Summary authored by Amir Ameri, MD

Bedside to Bench: Investigating Response & Resistance Mechanisms to Immune Checkpoint Therapy

Amir Ameri, MD

Dr. Sharma delivered an outstanding presentation, “Perspectives on Bench to Bedside Research.”Dr. Sharma discussed novel immunotherapeutic strategies for the treatment of metastatic solid tumors and highlighted the important roles a variety of immune cells and signaling pathways play in immune checkpoint blockade therapies. For example, the ICOS/ICOSL pathway is necessary for effective anti-tumor immune responses in the setting of anti-CTLA4 blockade. ICOS (inducible costimulatory) belongs to the CD28/CTLA4 family, and its expression is increased on activated T cells, including regulatory T cells. ICOS is also associated with follicular helper cells that help B cells mature. Targeting ICOS plus anti-CTLA4 togetherimproves anti-tumor immune responses because ICOS induces signaling via PI3K to promote Tbet expression with subsequent Th1 responses and tumor rejection.

Dr. Sharma also discussed the role of tertiary lymphoid structures as markers of response to immune checkpoint blockade.  Dr. Sharma highlighted how anti-tumor immune responses depend on the context in which they occur. For example, she investigated why clinical responses to immunotherapy occur less frequently in bone metastases and found low Th1 and high Th17 signature in the bone microenvironment. Given that IL-6 and TGF-beta drive Th17 differentiation, she tried inhibiting the TGF-beta pathway. The combination of anti-TGF-beta with anti-CTLA4 led to CD4+ T cell expansion and Th17 signature in the bone microenvironment and improvement in survival.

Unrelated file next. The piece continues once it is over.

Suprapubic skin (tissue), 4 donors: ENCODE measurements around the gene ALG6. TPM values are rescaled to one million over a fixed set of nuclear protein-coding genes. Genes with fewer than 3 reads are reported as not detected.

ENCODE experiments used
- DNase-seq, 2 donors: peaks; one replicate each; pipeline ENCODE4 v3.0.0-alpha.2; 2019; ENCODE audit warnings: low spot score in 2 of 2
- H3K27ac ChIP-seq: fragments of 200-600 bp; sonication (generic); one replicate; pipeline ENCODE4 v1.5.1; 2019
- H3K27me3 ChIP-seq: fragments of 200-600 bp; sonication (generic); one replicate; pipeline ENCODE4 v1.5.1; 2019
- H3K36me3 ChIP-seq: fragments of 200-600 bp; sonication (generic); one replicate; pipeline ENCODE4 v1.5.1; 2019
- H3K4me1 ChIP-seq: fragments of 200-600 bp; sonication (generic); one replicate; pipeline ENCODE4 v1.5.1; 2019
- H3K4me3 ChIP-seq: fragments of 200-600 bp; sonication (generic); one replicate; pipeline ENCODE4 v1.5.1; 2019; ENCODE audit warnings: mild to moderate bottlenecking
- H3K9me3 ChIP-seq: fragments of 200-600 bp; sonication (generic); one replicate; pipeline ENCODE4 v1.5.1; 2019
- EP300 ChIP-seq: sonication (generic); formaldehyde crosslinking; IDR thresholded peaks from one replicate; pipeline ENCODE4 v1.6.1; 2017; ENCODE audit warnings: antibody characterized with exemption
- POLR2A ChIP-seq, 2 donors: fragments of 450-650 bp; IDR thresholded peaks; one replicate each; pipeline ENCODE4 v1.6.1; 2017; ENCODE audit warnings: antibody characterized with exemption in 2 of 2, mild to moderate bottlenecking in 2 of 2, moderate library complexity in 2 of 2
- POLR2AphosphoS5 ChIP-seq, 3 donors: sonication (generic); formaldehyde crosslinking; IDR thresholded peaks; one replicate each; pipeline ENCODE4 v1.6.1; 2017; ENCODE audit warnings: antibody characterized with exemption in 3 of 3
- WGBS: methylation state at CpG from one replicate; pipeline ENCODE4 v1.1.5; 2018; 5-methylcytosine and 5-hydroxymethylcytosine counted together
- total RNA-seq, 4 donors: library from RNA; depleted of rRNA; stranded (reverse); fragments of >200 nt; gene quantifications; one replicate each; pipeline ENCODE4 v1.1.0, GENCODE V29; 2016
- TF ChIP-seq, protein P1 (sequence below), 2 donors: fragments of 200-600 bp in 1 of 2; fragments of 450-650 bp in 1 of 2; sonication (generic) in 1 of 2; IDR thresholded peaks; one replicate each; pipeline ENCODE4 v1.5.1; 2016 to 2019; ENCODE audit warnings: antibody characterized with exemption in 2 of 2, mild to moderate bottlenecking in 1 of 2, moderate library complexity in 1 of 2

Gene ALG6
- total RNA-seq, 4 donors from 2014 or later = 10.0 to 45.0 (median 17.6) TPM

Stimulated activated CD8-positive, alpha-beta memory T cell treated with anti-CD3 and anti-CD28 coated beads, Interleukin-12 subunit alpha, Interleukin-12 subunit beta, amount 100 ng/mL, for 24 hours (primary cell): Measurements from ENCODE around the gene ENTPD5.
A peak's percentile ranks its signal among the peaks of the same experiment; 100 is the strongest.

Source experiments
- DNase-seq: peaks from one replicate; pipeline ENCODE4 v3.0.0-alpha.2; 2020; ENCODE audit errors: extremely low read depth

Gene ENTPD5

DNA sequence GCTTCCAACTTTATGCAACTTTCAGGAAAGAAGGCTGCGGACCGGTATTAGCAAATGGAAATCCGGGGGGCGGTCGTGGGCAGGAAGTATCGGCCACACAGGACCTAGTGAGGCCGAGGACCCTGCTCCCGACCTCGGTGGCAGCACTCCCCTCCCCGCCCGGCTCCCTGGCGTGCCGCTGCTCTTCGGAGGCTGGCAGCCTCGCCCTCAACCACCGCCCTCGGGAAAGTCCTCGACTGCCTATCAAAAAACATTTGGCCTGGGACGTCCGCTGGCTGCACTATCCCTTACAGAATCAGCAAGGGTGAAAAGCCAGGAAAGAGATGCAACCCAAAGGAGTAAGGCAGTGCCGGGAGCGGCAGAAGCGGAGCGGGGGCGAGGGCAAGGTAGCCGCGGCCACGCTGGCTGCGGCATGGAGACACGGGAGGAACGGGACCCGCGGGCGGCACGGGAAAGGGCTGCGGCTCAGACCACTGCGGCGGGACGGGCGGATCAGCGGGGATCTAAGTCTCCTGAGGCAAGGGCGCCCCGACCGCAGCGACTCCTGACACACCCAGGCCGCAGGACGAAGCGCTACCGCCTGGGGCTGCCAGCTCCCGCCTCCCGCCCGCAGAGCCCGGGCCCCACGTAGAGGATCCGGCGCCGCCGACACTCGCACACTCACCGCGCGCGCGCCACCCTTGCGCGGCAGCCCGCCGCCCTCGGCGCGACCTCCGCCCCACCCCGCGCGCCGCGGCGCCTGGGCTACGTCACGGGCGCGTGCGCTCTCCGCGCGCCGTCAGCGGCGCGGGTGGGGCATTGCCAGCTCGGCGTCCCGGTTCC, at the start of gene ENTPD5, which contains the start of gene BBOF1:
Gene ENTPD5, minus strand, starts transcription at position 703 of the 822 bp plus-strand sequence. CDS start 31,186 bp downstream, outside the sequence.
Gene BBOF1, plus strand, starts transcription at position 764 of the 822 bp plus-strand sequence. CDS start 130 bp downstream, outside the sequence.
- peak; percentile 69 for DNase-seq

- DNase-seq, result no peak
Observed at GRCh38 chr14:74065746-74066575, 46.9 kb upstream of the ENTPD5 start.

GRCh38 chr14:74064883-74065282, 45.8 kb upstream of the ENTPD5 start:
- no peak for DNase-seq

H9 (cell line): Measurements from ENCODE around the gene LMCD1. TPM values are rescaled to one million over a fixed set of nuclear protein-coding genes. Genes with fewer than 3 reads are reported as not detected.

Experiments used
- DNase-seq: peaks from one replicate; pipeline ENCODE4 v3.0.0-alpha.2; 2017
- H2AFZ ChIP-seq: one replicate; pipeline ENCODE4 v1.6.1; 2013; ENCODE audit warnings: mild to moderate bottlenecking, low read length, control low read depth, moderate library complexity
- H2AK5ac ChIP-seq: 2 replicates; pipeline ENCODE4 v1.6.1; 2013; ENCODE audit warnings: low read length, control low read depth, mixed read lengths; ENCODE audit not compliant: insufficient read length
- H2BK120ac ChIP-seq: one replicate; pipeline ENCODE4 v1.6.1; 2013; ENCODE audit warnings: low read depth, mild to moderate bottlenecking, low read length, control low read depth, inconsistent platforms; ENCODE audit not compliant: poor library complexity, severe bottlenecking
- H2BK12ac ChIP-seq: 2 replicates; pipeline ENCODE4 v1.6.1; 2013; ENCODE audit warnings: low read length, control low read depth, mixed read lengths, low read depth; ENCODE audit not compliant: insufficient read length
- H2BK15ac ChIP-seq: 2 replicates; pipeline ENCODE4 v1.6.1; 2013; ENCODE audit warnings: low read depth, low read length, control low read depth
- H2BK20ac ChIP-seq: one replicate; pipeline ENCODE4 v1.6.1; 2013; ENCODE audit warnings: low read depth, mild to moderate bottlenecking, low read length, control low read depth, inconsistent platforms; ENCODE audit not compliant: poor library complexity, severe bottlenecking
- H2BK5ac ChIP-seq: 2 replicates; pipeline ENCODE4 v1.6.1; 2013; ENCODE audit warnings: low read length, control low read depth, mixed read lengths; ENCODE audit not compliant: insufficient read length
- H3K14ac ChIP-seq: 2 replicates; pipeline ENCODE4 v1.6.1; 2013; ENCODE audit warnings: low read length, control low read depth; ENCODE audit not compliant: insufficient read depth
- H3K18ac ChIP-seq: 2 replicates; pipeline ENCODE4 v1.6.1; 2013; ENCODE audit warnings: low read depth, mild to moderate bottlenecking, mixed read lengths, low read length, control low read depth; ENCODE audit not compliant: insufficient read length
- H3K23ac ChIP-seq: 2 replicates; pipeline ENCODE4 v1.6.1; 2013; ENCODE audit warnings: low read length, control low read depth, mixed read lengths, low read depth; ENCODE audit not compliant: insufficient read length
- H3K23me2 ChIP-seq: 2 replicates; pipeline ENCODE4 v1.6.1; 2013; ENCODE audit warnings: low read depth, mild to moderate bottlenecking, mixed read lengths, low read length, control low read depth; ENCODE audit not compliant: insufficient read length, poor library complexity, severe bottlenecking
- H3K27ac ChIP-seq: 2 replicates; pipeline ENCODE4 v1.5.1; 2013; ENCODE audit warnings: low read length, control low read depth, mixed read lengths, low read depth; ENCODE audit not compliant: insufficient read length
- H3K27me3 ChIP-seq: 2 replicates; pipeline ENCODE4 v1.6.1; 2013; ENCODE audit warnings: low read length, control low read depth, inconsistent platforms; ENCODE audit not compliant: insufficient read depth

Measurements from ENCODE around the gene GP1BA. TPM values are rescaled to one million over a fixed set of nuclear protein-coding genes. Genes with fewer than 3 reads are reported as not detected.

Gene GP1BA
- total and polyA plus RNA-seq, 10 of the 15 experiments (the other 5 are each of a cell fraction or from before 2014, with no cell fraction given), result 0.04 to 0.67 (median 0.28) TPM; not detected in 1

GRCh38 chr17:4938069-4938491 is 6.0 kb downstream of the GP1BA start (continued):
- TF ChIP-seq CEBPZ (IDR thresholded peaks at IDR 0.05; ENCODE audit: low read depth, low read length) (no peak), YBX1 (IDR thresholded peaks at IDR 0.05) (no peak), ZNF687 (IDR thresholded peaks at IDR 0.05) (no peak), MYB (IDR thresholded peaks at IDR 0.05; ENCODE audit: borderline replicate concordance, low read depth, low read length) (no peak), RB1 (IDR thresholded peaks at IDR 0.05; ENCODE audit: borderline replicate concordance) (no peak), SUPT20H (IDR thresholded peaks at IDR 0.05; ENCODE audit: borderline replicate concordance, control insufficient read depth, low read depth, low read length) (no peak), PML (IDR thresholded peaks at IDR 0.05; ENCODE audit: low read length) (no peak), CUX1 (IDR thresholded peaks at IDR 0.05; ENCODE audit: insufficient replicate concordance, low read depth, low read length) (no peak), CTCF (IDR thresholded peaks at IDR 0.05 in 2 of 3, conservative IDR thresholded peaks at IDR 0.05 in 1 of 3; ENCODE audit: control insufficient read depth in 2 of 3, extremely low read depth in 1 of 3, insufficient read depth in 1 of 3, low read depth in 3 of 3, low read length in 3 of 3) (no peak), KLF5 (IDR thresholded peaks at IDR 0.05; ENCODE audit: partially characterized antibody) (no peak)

Dr. Sharma also stressed the importance of regulatory T cells in regulating the response to immune checkpoint blockade. She discussed how the catalytic subunit, EZH2, regulates FOXP3 transcription factor. . She described how anti-CTLA4 therapy increases EZH2 expression in CD4+ T cells from treated patients. She next investigated whether they could use EZH2 inhibitor to augment the response to immunotherapy. Mechanistically, she found that the EZH2 inhibitor decreased FoxP3 expression and increased interferon gamma expression in CD4 T cells.

In addition to the signaling pathways and cell types driving immune responses, Dr. Sharma also discussed novel immune checkpoints. She observed in prostate cancer models that expression ofPD-1, PD-L1 and VISTA immune checkpoints increased in response to ipilimumab administration, and that expression of these immune checkpoints is not seen until ipilimumab is administered. Specifically, she observed VISTA and PD-L1 expression on CD68+ macrophages,suggesting a rationale for designing immunotherapies that target the myeloid lineages.

Dr. Sharma’s talk was inspirational. She clearly described her scientific process. Her cutting-edgework demonstrated the importance of a variety of immune cell types that orchestrate anti-tumor immune responses, charting the path to the next generation of immunotherapies.